When my Army father was posted to Germany in 1965, we were supposed to move in the summer with the rest of his Battalion. But my baby brother had eczema and couldn’t get his vaccination shots until he was cleared. So, we moved at Christmas instead. Lesson: It’s only with the passing of years we can finally appreciate how much our parents did for us kids. What an example this memory is.
Mom says not to worry – Santa knows where we are all the time. No matter that we’re moving to Germany three days before Christmas. He’ll find us, she promises. I’m not convinced. She already gave away our dog Max – she says he can’t fly on a plane.
I don’t like my Grade two teacher here at Sarcee Elementary anyway, so I don’t care that we’re moving. I just mind that we couldn’t put a tree up for Christmas. And that my Malibu Barbie with bendable legs is in the Eaton’s store here, in Calgary. How do I know if Santa can find the exact same one in Unna, Germany?
Well, Goodbye Canada, I say from the airplane. It’s so blue in the sky and so white down there on the ground as we take off.
Not that long later, Dad is calling. Look out the window, kids, there’s Germany – we’re landing! But it’s not white here. Dark green and grey sky and rain. Pouring rain on the bus ride to our new town. Not like Christmas at all – maybe it’s not Christmas in Germany? Mom still says not to worry, but I’m suspicious.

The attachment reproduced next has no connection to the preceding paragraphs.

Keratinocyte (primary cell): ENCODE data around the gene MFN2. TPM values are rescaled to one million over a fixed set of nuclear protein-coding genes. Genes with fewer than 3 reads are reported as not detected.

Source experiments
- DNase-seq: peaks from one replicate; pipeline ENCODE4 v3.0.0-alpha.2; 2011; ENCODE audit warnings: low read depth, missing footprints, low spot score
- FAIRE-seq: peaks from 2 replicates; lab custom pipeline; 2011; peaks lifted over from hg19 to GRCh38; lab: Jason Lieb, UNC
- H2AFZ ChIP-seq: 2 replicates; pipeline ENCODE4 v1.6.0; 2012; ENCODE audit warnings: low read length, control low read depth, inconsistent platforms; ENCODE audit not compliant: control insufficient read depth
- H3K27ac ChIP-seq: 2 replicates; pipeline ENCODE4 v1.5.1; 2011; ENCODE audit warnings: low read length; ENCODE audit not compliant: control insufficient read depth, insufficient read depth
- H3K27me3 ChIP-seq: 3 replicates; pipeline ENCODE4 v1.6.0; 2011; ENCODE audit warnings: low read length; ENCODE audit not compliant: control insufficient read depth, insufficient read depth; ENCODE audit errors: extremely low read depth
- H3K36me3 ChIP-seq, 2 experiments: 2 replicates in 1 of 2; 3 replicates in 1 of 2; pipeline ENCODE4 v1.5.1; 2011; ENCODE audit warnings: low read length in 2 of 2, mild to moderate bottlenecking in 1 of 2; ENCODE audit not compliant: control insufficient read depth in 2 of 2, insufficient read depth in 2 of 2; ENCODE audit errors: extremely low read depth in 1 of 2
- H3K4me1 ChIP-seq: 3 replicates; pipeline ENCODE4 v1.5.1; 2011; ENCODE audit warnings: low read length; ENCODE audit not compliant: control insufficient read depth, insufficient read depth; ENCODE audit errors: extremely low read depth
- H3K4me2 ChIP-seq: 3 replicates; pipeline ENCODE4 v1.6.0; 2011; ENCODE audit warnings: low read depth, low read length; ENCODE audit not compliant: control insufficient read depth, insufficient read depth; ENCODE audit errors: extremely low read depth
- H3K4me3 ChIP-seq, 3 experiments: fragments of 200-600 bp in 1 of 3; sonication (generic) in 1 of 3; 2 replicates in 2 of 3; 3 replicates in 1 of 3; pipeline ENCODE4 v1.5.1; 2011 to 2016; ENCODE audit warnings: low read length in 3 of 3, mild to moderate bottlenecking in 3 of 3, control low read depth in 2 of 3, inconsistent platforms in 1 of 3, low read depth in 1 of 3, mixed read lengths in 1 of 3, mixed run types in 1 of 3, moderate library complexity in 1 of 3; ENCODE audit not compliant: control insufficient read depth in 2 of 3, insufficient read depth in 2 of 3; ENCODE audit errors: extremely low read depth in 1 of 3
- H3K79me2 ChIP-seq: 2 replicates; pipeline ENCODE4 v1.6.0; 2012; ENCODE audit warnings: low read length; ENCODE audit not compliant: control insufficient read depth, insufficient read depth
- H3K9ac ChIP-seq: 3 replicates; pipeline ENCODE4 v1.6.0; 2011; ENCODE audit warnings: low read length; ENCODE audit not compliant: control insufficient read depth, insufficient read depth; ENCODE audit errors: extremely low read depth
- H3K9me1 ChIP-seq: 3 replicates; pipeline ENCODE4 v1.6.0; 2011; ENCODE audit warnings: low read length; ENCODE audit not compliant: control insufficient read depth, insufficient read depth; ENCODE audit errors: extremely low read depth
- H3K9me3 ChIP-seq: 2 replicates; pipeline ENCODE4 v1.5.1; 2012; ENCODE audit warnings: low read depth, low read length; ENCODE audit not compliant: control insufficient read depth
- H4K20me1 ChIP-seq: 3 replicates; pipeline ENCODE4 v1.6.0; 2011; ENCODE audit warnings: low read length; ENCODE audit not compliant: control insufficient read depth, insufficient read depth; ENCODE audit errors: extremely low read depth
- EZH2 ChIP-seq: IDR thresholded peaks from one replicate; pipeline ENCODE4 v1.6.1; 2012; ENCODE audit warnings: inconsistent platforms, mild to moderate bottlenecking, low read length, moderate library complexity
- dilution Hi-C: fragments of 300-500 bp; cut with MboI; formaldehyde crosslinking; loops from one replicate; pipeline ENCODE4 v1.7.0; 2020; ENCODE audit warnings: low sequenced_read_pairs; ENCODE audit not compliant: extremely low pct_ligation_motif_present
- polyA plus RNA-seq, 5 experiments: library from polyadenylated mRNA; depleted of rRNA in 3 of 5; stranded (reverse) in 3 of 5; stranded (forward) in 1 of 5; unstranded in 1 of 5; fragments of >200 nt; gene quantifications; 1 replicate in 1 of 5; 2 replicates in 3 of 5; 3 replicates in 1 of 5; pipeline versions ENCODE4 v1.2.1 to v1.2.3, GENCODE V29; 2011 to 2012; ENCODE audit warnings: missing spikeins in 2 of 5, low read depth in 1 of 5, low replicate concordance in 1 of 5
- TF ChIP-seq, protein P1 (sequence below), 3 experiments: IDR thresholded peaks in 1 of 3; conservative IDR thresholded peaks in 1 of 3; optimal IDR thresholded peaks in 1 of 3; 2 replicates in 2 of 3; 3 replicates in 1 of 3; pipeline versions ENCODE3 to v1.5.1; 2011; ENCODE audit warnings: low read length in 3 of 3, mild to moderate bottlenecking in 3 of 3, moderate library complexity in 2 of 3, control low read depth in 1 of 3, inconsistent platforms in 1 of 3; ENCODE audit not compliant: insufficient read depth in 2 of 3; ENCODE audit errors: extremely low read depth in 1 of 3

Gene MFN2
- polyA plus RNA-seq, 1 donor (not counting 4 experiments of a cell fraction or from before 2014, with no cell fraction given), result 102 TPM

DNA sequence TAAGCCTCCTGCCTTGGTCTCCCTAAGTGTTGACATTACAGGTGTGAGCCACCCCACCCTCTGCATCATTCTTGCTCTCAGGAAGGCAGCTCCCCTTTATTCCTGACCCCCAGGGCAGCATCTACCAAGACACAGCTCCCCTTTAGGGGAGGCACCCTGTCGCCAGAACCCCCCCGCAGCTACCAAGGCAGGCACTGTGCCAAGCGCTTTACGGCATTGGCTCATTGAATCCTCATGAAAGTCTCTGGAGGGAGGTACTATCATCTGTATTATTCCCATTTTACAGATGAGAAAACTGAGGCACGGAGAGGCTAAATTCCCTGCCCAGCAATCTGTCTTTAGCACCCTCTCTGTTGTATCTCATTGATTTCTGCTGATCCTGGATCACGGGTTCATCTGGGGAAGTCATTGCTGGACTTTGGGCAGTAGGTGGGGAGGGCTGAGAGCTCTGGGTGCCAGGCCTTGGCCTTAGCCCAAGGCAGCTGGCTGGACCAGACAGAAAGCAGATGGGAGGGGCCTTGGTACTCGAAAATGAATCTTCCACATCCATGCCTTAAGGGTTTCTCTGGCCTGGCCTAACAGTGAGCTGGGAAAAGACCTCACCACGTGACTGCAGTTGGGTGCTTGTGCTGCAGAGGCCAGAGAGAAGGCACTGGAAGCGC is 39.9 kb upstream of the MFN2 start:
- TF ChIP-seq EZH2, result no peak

As big sister to three brothers, I get my own room as usual in our new German apartment. There’s a bed and desk already there, even blankets and pillows. I unpack my own suitcase. There. All moved in.
Mom is digging through boxes in the living room. I don’t know what she brought – what else do we need? The apartment has a couch and chairs and dishes and everything. No TV I notice. I sit and read comic books with my brothers. Mom unwraps the family platter that the Christmas, Easter, and Thanksgiving turkeys sit on. Is it Christmas tomorrow? I don’t have high hopes. We still don’t have a tree. My brothers fight over the comic books, oblivious.
We do wake up early the next morning and there is a little bush of a tree set up and I do recognize the old glass bulb ornaments and tinsel. It must be Christmas. Dad’s army socks are plump full on the unfamiliar couch, and tearing into them my brothers and I each find an orange and candy which we’re allowed to eat before breakfast. Then I look; there are things under the tree. Not wrapped but…I see bright plastic toy cars, a hockey stick, a wagon, and then there it is : the big square box with the plastic front. It’s my Malibu Barbie, all tanned and bendable and just exactly the right one! Mom was right – Santa did find us.